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T-tests continued. Outline Review the One-sample case Independent samples  Basics  Unequal N  Example  Issues Paired samples  Basics  Examples Comparing.

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Presentation on theme: "T-tests continued. Outline Review the One-sample case Independent samples  Basics  Unequal N  Example  Issues Paired samples  Basics  Examples Comparing."— Presentation transcript:

1 T-tests continued

2 Outline Review the One-sample case Independent samples  Basics  Unequal N  Example  Issues Paired samples  Basics  Examples Comparing formulas Conclusion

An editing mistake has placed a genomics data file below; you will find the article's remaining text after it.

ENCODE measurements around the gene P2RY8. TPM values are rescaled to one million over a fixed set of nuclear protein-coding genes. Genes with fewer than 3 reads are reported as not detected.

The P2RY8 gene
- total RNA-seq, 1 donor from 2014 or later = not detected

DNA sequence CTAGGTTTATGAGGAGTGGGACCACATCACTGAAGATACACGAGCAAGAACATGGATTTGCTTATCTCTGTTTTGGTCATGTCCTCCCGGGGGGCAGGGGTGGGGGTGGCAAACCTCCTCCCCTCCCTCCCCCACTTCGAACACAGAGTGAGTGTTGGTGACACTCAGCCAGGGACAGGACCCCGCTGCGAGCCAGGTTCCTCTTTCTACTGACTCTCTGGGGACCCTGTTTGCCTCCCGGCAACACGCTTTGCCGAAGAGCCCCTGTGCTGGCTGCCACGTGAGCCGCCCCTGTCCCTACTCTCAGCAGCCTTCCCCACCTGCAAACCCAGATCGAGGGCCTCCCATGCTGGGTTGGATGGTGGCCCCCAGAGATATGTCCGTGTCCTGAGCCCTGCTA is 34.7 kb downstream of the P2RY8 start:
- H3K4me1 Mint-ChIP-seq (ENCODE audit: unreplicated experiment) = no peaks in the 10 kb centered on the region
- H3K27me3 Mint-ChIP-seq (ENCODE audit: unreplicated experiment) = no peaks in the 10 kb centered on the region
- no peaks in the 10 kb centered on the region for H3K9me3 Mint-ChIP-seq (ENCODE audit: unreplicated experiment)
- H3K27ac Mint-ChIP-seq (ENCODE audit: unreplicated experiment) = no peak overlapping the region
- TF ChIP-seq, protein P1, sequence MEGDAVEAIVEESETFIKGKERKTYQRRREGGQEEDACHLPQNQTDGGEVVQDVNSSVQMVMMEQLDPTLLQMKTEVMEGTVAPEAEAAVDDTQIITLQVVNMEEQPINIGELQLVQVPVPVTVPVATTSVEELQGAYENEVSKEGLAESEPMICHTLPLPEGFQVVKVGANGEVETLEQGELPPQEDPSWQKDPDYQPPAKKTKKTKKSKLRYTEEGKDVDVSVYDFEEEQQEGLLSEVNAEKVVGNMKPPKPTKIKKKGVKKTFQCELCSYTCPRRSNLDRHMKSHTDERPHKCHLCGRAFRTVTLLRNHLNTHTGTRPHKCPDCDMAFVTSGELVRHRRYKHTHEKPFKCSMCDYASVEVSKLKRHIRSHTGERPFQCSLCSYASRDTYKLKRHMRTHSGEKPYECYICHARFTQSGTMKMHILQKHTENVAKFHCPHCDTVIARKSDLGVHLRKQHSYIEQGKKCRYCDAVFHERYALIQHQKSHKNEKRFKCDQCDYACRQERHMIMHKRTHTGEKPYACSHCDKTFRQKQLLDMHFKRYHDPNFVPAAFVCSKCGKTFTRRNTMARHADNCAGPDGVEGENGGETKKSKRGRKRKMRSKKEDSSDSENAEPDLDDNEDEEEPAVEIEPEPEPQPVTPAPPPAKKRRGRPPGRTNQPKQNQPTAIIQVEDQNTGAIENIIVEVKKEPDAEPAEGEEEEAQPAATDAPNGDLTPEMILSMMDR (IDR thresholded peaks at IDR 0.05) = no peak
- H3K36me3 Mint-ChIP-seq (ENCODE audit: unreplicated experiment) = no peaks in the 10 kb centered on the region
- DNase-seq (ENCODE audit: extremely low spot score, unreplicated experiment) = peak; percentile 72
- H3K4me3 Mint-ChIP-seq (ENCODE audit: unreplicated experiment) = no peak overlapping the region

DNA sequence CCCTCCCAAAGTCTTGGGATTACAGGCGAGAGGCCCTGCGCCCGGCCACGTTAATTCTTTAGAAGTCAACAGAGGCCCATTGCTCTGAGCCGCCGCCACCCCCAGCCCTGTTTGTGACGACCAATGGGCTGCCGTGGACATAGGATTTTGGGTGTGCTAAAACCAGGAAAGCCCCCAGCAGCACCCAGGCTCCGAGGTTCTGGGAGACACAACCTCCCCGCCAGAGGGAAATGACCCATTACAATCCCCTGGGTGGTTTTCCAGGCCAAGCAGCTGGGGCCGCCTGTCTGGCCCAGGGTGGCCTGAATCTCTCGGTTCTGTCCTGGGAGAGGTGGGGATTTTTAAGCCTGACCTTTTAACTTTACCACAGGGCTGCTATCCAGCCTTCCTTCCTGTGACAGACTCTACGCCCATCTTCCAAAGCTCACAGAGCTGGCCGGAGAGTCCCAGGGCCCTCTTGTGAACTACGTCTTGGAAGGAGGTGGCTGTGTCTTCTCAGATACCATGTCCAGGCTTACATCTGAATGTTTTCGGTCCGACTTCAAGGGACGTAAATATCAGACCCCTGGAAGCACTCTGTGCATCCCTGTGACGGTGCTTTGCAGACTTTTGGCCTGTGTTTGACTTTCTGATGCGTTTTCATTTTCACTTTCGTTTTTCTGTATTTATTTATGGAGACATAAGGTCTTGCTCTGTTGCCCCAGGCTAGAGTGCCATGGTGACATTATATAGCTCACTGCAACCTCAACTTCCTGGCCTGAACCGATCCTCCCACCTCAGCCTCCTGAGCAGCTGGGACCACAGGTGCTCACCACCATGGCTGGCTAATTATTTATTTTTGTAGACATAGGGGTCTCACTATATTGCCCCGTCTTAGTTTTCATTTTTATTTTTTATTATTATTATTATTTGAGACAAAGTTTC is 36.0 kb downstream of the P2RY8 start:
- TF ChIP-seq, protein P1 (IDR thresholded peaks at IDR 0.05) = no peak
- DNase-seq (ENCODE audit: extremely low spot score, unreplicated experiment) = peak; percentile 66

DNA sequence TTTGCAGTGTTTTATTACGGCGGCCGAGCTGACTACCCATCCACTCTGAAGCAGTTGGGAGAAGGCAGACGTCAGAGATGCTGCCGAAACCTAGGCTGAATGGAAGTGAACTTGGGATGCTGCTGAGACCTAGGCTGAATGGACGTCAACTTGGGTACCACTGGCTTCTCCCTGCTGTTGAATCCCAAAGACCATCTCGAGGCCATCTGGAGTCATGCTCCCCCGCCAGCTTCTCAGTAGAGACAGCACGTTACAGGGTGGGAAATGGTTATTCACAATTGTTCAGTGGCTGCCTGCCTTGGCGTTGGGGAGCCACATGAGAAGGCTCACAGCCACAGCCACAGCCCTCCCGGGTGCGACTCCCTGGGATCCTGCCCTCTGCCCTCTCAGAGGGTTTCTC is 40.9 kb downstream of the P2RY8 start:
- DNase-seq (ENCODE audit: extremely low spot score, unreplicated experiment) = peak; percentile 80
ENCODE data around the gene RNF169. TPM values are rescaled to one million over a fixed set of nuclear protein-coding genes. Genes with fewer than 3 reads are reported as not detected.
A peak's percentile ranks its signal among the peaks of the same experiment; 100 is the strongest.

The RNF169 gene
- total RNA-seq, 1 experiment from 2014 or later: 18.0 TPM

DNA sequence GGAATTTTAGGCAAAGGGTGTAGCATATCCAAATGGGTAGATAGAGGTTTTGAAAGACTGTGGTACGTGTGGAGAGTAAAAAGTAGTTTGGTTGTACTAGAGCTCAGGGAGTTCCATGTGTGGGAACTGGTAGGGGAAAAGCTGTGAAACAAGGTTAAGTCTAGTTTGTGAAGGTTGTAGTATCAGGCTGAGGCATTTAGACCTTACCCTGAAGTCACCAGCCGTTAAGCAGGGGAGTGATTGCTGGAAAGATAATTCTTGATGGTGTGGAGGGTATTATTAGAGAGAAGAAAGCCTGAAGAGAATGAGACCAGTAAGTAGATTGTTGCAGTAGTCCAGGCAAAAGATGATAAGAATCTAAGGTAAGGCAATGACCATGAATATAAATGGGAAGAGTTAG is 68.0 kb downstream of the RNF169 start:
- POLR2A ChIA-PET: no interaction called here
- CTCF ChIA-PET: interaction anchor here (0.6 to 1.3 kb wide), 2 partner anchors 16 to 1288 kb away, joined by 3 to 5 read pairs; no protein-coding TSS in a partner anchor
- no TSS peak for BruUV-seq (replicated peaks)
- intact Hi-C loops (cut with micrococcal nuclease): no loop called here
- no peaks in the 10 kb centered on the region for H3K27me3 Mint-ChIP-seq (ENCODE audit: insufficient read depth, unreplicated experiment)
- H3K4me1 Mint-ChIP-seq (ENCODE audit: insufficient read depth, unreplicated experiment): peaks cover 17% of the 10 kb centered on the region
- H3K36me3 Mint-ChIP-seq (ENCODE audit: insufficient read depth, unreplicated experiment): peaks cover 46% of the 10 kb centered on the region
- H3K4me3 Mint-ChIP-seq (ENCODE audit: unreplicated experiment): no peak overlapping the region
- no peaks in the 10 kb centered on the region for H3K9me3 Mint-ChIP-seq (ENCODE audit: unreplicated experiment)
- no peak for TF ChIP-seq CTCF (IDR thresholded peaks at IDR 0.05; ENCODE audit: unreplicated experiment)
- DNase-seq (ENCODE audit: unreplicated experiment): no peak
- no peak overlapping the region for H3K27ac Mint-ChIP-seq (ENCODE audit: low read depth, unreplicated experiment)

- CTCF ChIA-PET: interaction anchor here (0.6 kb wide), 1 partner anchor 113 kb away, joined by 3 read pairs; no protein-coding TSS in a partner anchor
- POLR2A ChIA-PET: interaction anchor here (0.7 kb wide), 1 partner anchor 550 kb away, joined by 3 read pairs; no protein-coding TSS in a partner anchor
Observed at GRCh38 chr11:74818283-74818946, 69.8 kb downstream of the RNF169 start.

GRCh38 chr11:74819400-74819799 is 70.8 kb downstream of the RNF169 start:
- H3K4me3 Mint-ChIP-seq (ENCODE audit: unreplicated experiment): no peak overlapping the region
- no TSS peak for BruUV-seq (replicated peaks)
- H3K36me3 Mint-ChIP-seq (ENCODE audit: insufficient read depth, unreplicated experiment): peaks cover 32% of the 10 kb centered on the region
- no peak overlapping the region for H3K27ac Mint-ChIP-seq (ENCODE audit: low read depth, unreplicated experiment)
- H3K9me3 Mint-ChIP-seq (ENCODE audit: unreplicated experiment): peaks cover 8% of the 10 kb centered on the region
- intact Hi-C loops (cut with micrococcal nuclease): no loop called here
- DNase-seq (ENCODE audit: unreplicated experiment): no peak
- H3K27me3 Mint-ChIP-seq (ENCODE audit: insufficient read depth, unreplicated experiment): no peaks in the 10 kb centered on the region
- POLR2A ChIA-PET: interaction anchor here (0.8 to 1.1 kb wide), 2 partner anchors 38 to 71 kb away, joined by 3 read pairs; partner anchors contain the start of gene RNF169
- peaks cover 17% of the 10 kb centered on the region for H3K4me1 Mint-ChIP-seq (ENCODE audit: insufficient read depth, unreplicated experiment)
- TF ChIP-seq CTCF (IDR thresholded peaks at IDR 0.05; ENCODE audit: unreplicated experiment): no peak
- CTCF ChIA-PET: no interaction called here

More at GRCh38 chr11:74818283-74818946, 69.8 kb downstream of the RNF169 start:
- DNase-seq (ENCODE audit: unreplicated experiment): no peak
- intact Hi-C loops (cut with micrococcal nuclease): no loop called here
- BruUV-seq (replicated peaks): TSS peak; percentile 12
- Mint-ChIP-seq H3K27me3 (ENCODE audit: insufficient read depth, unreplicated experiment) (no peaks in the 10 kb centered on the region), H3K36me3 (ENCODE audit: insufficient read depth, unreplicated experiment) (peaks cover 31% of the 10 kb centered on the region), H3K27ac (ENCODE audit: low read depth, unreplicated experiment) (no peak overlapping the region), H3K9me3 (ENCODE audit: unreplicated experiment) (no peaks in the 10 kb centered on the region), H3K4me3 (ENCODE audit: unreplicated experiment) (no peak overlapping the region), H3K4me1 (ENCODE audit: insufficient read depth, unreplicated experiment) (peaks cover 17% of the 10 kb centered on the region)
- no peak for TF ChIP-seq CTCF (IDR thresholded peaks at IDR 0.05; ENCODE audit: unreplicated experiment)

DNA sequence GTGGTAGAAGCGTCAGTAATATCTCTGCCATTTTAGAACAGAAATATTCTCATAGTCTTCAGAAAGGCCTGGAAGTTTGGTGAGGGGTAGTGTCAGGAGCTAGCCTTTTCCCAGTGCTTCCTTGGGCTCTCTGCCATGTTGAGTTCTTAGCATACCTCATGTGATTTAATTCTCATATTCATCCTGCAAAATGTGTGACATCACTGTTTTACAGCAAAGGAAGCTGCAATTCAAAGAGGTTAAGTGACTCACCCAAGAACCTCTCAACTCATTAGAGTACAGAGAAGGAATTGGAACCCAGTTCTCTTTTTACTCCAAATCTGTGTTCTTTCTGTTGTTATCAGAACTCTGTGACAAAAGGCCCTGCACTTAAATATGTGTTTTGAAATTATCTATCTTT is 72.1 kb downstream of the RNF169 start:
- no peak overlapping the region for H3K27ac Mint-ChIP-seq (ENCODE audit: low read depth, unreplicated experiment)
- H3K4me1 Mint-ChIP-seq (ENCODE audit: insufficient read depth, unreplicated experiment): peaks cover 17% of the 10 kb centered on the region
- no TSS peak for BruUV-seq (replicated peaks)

3 Two samples Previously compared sample mean to a known population mean Now want to compare two samples Null hypothesis: the mean of the population of scores from which one set of data is drawn is equal to the mean of the population of the second data set  H 0 :  1 =  2 or  1 -  2 = 0

4 Independent samples Consider the original case Now want to consider not just 1 mean but the difference between 2 means The ‘nil’ hypothesis, as before, states there will be no difference  H 0 :  1 -  2 = 0

5 Which leads to... Now statistic of interest is not a single mean, but the difference between means: Mean of the ‘sampling distribution of the differences between means’ is:

6 Variability Standard error of the difference between means Since there are two independent variables, variance of the difference between means equals sum of their variances